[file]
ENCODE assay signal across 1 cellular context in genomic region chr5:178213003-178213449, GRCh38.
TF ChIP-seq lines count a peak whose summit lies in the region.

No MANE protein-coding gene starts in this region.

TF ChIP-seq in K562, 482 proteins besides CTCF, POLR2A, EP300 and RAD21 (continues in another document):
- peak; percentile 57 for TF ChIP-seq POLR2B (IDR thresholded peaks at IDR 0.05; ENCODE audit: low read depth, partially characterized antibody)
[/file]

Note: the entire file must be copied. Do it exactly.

ENCODE assay signal across 1 cellular context in genomic region chr5:178213003-178213449, GRCh38.
TF ChIP-seq lines count a peak whose summit lies in the region.

No MANE protein-coding gene starts in this region.

TF ChIP-seq in K562, 482 proteins besides CTCF, POLR2A, EP300 and RAD21 (continues in another document):
- peak; percentile 57 for TF ChIP-seq POLR2B (IDR thresholded peaks at IDR 0.05; ENCODE audit: low read depth, partially characterized antibody)